Unilever restructuring seen as path to split of food and beverages

06 July 2020 - 12:00 am UTC

Unilever’s legal restructuring could clear the way for a split of the company’s food-and-beverages unit, with reasons including the need for growth and the greater ease of large disposals under the new structure, a minority shareholder and a sector banker told this news service.
On 11 June, the Anglo-Dutch consumer giant said it would unify as a UK-based entity by merging Unilever PLC and Unilever NV. This news service reported that the simplified group could be a more likely target for takeover bids or activist investors; both could be drawn by the simplicity of targeting a firm listed on a single exchange, bereft of Dutch rules protecting stakeholders. As well, the firm now has “strategic flexibility for … equity-based acquisitions or demergers,” according to the firm’s announcement of the move.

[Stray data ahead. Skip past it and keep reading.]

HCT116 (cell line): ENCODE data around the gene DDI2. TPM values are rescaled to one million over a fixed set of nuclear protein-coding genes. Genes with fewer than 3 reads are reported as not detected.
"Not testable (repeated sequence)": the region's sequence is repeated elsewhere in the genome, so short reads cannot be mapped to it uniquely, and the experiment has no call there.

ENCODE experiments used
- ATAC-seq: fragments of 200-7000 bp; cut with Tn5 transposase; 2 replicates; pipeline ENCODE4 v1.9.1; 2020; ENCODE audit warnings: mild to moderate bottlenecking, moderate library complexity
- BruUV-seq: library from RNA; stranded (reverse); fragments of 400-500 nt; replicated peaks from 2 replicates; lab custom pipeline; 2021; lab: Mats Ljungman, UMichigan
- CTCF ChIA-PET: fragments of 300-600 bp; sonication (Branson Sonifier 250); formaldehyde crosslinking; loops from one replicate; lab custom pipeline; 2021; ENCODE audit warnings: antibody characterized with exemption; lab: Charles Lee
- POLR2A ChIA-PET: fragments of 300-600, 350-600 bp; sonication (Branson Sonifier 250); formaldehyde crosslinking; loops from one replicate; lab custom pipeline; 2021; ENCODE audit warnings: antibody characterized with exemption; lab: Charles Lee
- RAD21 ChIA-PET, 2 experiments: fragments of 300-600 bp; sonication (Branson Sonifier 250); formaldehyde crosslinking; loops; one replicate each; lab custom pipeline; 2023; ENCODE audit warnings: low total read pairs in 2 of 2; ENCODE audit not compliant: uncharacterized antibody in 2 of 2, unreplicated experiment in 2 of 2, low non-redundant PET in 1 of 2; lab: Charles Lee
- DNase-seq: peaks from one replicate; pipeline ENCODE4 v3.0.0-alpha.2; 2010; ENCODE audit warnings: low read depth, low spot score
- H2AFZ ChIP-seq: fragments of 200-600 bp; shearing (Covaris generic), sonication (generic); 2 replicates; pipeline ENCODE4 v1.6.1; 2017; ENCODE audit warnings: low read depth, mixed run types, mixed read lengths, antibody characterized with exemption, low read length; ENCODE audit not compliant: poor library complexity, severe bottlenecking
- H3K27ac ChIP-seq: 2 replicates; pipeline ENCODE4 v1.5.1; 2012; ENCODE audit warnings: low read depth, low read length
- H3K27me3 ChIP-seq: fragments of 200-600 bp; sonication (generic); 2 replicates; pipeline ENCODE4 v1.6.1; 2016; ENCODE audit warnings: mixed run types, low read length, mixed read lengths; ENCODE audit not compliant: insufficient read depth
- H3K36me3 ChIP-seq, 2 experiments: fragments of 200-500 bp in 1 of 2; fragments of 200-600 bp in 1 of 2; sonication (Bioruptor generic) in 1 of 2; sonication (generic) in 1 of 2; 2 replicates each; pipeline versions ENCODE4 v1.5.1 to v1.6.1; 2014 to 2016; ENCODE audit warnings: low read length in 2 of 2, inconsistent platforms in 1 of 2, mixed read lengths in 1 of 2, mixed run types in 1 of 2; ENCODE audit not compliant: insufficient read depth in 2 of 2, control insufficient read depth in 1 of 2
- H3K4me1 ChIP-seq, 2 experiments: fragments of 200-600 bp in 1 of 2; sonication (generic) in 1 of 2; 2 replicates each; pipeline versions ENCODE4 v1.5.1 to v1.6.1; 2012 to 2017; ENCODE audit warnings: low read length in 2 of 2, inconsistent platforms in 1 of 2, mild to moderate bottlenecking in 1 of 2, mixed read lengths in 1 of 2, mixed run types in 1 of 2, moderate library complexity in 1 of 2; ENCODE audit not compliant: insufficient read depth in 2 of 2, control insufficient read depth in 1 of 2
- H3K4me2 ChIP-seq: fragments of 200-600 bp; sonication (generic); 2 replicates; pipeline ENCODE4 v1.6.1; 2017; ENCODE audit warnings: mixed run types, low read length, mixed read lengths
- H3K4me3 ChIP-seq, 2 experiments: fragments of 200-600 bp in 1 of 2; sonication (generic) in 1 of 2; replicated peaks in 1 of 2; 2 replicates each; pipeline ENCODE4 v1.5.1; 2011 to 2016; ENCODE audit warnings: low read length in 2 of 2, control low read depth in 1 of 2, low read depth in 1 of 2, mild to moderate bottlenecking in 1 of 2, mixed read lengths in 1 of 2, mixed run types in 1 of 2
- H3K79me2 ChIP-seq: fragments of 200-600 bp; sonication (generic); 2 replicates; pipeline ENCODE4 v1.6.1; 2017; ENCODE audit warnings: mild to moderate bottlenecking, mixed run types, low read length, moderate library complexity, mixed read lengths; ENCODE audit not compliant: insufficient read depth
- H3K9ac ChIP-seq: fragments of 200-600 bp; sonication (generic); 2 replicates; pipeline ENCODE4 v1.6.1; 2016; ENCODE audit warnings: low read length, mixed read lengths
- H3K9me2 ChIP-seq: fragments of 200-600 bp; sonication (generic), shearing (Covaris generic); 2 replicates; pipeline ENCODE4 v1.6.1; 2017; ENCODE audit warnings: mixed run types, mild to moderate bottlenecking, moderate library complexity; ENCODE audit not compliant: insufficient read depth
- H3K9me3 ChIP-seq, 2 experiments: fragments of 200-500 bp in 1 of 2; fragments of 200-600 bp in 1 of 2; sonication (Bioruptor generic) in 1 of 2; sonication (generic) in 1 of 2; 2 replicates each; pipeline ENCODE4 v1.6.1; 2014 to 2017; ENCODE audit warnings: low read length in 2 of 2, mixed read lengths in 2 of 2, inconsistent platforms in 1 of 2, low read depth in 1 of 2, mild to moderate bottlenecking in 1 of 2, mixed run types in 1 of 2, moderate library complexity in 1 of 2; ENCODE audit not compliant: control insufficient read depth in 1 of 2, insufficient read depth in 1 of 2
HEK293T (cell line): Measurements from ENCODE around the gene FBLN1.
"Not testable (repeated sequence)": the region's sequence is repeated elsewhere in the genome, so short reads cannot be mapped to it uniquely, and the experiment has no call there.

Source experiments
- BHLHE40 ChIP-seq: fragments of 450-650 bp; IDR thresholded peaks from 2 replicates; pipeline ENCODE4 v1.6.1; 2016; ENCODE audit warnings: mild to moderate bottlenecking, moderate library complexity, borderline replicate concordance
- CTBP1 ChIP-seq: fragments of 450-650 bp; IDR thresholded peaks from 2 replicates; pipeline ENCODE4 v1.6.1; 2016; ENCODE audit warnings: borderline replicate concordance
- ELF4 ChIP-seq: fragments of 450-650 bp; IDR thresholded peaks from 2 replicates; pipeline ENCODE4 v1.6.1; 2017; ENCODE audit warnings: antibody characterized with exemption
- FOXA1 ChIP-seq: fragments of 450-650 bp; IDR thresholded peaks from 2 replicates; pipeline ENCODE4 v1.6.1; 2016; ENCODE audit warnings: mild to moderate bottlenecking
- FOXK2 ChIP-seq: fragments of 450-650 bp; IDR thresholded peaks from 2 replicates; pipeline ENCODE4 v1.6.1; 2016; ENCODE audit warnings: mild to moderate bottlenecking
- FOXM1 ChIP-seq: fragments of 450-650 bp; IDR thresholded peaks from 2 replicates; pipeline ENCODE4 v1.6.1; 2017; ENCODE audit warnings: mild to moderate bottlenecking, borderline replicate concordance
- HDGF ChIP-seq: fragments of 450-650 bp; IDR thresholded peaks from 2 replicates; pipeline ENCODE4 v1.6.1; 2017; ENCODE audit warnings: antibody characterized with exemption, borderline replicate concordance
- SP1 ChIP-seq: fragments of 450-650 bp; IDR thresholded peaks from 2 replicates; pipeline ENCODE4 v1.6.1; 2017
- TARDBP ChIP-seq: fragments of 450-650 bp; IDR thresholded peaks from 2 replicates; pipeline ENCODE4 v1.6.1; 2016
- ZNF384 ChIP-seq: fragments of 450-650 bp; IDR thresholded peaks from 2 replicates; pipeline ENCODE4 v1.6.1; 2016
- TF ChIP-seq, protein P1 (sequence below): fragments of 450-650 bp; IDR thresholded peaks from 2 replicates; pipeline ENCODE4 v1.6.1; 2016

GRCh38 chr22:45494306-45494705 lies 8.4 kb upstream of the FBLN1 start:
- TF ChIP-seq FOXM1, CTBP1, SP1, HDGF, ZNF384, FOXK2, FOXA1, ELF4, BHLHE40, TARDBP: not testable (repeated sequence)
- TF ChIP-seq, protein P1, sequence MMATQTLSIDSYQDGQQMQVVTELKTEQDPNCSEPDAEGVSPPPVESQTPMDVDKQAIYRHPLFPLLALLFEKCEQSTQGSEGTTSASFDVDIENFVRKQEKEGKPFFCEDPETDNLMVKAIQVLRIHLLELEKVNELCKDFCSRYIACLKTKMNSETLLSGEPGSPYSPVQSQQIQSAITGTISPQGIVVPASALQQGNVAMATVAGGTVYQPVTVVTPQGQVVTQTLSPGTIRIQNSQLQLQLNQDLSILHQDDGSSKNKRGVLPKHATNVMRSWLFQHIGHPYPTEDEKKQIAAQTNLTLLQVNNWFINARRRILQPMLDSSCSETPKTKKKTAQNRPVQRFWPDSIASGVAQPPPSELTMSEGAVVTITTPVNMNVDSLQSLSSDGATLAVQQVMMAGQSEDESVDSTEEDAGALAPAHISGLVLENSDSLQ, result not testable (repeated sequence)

Unilever’s Foods & Refreshment Division accounted for EUR 19.3bn in FY19 sales, or 37% of Unilever’s total, next to 42% for Beauty & Personal Care and 21% for Home Care. Beauty & Personal Care’s turnover grew by 6% in FY19, and Home Care’s by 6.9%, while Foods & Refreshment’s shrank by 4.6%.
The shareholder noted Unilever is prioritising growth, as shown by recent changes to its emerging-market accounting methodology – last year adjusting to allow for inflation-driven price growth, capped at 2%, in its measure of organic sales growth in Argentina and Venezuela – as well as by the upcoming sale of its low-growth black-tea brands, which include Liptons and PG Tips. Higher growth figures should help its EV/EBITDA trading multiple (14.3x, Dealreporter analytics show) catch up to those enjoyed by Nestlé (18.1x) and Colgate (16.6x), he said.
The new structure would also facilitate a split, the shareholder said, as it gives Unilever more flexibility to shed weight. 
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by Deane McRobie in London, with analytics by William Cain